What is a Right?
Human rights are standards that recognize and protect the dignity of human beings. They govern how individual human beings live in society and with each other, and also define the relationship individuals have with governments and the obligations that governments have towards individuals. Human rights law obligates governments to do some things, and prevents them from doing others. Individuals also have responsibilities in exercising their human rights–that they must respect the rights of others in doing so. No government, group or individual has the right to do anything that violates another’s rights. Human rights are:
- Inherent–we are born with them and they belong to us as a result of our common humanity.
- Inalienable–we cannot give them up and they cannot be taken away.
- Universal–they are held by all people, everywhere.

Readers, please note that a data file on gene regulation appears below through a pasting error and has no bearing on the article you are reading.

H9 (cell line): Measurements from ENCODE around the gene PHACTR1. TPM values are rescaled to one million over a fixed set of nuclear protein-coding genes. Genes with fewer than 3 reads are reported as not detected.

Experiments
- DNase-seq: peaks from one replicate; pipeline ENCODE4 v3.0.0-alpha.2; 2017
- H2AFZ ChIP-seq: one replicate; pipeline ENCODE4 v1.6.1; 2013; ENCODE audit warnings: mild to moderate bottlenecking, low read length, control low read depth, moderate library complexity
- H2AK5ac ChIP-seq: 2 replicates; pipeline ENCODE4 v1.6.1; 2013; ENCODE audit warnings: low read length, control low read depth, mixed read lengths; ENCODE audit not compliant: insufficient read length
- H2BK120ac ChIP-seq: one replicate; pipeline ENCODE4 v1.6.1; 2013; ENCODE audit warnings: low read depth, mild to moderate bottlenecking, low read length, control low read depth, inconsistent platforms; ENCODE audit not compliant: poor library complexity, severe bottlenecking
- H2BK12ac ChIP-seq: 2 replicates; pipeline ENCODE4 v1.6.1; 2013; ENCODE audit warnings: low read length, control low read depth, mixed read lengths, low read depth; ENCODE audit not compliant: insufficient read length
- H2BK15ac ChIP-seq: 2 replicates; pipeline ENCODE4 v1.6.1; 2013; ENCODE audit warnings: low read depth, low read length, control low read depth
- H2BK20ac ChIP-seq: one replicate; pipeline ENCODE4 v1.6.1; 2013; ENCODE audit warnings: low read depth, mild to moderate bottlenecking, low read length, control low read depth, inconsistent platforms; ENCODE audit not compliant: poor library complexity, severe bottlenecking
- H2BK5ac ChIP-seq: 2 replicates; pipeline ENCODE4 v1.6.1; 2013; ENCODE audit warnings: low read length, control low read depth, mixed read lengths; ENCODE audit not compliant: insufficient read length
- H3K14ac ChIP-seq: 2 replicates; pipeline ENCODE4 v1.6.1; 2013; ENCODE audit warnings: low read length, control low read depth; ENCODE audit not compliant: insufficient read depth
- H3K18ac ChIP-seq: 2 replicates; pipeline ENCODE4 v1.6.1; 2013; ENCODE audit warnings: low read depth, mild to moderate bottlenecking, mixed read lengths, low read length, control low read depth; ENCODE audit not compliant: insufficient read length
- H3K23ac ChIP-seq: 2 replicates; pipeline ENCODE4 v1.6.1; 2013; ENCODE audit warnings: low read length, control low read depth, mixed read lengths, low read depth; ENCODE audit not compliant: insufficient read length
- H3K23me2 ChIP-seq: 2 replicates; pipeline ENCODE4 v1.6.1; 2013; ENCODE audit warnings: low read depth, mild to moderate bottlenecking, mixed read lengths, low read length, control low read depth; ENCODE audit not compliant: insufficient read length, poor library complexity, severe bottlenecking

- Equal–no right is superior to any other.
- Indivisible, interrelated and interdependent–rights cannot be treated separately or in distinct categories because the enjoyment of one right usually depends on the fulfillment of other rights.
The Rights of Children and Youth
- Internationally, the rights of children and youth are articulated in the United Nations Convention on the Rights of the Child.
- Nationally, the rights of all Canadians, including children and youth, are articulated in the Canadian Charter of Rights and Freedoms.
- Provincially, the rights of children and youth are articulated in the Children and Youth First Principles.
- Indigenous children, youth and families, the principles to guide reconciliation in Child Welfare are articulated in the Touchstones of Hope.